Compare Shakespeare's Sonnet 116 and Sonnet 130.

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Shakespeare's sonnets are divided by scholars into two sections: the first 126 are written to an unknown young man, classically beautiful and in the full bloom of youth, while the remaining sonnets are addressed to a so-called "dark mistress" whose features are not in line with the beauty norms extolled by other poets of the day. However, although the subjects of sonnets 116 and 130 are very different, the themes of the two poems are relatively similar.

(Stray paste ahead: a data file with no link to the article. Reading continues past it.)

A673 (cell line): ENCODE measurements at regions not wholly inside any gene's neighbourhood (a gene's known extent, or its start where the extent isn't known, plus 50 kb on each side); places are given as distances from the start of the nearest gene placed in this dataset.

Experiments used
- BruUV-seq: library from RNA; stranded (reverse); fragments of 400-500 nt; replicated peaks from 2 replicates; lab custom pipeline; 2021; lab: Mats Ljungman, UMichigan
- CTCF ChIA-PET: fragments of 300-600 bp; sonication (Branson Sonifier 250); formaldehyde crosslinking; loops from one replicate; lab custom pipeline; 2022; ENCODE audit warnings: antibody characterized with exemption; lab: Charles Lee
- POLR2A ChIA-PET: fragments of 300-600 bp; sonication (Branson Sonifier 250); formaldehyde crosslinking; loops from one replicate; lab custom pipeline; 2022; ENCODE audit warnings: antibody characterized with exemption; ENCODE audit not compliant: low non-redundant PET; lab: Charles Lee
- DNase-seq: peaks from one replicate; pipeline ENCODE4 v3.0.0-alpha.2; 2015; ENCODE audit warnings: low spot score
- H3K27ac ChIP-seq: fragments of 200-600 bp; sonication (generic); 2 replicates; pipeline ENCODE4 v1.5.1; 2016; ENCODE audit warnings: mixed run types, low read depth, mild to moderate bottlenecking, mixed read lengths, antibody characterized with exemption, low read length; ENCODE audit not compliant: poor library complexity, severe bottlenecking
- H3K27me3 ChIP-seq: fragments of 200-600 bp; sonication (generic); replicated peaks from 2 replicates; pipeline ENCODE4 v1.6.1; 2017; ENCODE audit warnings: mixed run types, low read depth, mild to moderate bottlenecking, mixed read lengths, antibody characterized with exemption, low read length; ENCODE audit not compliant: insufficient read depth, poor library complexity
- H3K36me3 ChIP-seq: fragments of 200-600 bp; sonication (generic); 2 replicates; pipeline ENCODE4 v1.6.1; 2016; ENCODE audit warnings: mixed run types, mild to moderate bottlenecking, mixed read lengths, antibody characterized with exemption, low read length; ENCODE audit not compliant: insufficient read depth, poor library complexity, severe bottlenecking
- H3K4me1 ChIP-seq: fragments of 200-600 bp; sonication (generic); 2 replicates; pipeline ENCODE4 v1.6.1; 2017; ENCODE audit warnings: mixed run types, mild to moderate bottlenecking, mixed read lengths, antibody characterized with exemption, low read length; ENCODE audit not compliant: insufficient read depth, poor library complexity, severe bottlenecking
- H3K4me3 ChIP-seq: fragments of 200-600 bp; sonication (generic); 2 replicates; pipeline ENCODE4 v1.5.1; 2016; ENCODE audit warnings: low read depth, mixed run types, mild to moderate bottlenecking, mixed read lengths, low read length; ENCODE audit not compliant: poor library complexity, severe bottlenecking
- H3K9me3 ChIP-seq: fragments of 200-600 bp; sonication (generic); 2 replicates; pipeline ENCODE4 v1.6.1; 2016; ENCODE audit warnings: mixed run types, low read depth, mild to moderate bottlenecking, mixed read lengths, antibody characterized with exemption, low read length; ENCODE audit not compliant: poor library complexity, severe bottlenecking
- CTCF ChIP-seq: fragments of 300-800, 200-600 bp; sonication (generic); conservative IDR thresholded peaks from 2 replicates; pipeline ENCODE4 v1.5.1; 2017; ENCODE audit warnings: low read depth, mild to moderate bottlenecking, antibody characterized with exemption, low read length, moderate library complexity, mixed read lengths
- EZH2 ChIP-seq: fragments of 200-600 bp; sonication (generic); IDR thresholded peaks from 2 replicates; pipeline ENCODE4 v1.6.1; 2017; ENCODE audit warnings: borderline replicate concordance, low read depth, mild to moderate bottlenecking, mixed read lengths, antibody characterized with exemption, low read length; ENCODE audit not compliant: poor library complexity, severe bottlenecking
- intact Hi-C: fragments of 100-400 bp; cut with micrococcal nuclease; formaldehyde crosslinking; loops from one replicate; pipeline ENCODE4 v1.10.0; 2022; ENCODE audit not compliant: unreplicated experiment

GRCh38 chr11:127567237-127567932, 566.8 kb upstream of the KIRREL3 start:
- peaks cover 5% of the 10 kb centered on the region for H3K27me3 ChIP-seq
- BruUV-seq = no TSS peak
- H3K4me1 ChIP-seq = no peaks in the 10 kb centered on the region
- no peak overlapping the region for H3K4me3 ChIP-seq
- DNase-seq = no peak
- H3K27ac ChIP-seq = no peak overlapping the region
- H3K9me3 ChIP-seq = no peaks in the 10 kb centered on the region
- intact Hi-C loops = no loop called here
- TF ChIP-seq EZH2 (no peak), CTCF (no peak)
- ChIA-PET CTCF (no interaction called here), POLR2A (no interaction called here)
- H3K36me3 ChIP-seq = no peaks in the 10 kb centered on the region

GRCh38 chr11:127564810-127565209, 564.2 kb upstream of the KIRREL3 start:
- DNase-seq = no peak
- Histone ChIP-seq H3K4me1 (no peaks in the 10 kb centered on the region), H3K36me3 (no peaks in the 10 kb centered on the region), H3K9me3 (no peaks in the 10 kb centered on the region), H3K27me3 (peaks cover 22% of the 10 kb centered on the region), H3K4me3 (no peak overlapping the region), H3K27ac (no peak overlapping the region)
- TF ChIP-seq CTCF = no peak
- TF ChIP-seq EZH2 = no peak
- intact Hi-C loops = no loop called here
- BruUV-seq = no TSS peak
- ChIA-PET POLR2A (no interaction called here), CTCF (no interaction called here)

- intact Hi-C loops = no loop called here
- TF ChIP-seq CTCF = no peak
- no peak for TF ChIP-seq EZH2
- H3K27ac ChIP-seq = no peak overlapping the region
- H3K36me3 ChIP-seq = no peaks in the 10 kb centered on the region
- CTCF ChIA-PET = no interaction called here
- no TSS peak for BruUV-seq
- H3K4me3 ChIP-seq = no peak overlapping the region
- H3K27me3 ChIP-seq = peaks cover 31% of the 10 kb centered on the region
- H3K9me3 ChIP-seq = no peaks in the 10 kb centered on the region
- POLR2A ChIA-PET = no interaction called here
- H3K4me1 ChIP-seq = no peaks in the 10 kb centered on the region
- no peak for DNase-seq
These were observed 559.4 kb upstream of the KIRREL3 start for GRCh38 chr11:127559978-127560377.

In sonnet 116, Shakespeare describes love as "an ever-fixed mark"; "tempests" cannot shake it, let alone minor imperfections in one's love, or the judgment of society. The sonnet declares that "the marriage of two minds" cannot be destroyed by any "impediment," be that encroaching age or any other "alteration" to the beloved. We know from the other "young man" sonnets that the subject of the poem here is currently beautiful, with "rosy lips and cheeks," but the sonnet states that even when these "within [Time's] bending sickle's compass...

(The entire section contains 3 answers and 619 words.)

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